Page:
Reinsurance. With the advent of the Affordable Care Act, individual market insurance rates have increased dramatically since 2014. During the 2018 legislative session, the Legislature and the governor passed two measures to help decrease the cost of premiums. First, they spent $325 million on a 25 percent rebate to consumers in the individual market for the 2018 plan year. This was a temporary fix to provide immediate relief in the near term. In an effort to combat further increases, the Legislature passed the Premium Security Plan, which was a state-funded reinsurance plan to offset the high loss claims incurred by the health insurers. The program was put in place for two years at a cost of $542 million. While it came at a great cost, it had the intended effect of reducing health insurance premiums by more than 20 percent in some cases. The Legislature will have to decide whether to reauthorize such a program for the 2019 plan year, as the insurers will begin filing their products early next year and will need to understand the parameter of any reinsurance program for actuarial and pricing purposes.
Opioid stewardship fee. As overdoses and deaths from opioids continue to make headlines, a number of stakeholders involved with substance abuse issues have coalesced around a proposal to require the manufacturers and distributors of opioids to pay a stewardship fee that would raise approximately $20 million. The funds would be used for child protection issues that have arisen as a result of the opioid epidemic, as well as for treatment and prevention. The pharmaceutical companies have vigorously opposed the legislation and will continue to do so. Gov. Walz and the new DFL House leadership have indicated support for the measure. It stands a good chance of becoming law in 2019, having passed the Republican Senate 60–6 in the 2018 legislative session.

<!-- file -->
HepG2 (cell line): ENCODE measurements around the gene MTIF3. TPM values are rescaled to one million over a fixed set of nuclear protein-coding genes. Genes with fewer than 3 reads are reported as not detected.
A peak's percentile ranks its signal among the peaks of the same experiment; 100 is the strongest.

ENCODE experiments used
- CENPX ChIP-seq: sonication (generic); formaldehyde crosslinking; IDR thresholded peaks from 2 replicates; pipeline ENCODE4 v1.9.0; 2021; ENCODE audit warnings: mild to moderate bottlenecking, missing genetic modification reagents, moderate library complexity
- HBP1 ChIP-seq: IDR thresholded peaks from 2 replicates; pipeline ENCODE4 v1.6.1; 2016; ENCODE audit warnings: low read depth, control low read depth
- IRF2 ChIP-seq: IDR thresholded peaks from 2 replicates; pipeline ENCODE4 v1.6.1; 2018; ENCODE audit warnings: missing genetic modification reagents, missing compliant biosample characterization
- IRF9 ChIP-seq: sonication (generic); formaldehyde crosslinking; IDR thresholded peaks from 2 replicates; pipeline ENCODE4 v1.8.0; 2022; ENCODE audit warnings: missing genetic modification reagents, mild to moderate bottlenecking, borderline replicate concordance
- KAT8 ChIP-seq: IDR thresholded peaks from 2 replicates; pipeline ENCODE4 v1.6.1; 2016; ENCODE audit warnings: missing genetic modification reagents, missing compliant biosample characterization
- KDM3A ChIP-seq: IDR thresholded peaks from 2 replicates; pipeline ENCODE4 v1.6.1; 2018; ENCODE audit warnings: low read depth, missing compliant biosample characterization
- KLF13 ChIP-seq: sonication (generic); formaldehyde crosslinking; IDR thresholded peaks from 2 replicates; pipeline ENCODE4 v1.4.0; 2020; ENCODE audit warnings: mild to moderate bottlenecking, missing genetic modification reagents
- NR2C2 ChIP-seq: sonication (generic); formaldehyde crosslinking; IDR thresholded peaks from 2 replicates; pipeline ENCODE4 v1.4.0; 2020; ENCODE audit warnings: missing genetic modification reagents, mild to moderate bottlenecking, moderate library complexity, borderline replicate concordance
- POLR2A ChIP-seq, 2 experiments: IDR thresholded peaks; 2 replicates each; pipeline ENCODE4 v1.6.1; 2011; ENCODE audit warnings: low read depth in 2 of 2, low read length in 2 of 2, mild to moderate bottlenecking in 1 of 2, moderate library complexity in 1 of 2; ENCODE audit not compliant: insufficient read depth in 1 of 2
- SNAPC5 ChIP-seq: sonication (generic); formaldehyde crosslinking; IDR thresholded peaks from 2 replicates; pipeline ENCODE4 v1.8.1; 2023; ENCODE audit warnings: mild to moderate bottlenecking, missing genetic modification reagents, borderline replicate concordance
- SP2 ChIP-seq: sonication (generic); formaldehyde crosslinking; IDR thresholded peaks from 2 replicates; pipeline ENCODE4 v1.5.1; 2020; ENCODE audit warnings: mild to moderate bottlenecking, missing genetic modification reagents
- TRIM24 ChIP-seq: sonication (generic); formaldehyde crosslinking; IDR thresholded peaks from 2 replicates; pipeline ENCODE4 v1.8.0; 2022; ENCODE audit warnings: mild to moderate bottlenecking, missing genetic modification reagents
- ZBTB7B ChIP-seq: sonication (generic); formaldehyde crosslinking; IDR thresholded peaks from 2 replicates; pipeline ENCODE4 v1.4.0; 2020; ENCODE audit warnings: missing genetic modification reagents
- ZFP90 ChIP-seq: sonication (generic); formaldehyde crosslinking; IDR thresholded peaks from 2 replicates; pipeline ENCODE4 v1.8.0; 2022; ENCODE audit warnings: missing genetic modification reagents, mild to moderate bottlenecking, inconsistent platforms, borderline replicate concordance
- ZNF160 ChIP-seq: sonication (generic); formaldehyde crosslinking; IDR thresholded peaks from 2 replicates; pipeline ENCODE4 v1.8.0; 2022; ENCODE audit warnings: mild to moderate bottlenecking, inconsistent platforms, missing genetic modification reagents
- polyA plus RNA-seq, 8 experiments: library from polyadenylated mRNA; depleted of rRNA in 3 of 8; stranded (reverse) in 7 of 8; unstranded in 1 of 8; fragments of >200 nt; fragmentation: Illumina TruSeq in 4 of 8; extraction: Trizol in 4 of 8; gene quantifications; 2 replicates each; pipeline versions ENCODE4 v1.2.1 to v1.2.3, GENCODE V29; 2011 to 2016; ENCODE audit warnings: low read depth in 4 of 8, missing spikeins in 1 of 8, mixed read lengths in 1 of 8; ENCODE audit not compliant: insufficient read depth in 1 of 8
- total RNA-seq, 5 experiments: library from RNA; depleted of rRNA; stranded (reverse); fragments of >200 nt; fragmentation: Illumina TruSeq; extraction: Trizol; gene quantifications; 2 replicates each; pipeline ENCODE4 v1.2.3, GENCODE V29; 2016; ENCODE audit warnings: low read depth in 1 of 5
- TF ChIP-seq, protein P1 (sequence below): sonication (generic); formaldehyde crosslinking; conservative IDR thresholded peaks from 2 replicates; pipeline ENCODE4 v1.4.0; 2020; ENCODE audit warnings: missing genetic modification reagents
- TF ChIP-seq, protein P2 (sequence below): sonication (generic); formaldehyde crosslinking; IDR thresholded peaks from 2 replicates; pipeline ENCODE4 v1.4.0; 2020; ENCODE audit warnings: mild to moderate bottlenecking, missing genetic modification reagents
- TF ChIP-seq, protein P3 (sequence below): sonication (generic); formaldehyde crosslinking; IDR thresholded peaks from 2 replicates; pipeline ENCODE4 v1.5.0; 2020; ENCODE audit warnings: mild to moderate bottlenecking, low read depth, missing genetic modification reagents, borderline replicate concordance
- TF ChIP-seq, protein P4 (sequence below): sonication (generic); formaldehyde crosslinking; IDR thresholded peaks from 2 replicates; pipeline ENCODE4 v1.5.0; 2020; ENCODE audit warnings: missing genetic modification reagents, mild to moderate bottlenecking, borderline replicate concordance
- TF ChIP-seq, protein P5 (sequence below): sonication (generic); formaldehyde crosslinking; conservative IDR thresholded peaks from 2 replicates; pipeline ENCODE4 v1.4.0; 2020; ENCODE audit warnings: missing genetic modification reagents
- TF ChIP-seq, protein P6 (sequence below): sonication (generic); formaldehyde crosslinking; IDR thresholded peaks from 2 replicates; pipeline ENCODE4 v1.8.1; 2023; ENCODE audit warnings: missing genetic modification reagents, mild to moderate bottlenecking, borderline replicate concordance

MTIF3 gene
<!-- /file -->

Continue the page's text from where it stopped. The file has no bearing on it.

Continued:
Opioid prescribing. During the 2018 session, legislation to limit opioids as part of a prescription was adopted in the omnibus bill that was vetoed by Gov. Dayton. The medical community successfully included language that allowed for physician discretion in prescribing opioids. Prescribing limits will certainly be hotly debated again in 2019.
Minnesota Health Records Act reform. A broad coalition of health care providers and business groups are expected to introduce comprehensive reform to the Minnesota Health Records Act. This coalition will likely seek to conform Minnesota law to HIPAA for purposes of authorizing the release of health records for treatment, payment, or health care operations. Proponents of the reform will argue that the efficiencies that providers would realize by conforming to HIPAA would benefit the health care system. Privacy advocates and certain legislators concerned with patient privacy opposed similar legislation in 2018 and the reform did not pass.
Data breaches occurred in 85 percent of large health care organizations’ systems.
Tom Hanson, JD, an attorney with Winthrop & Weinstine, represents clients before the Legislature and regulatory bodies. Prior to joining the firm, he worked for the Republican caucus in the Minnesota House of Representatives for eight years and served for eight years in Gov. Pawlenty’s administration, including four years as the Commissioner of Minnesota Management and Budget.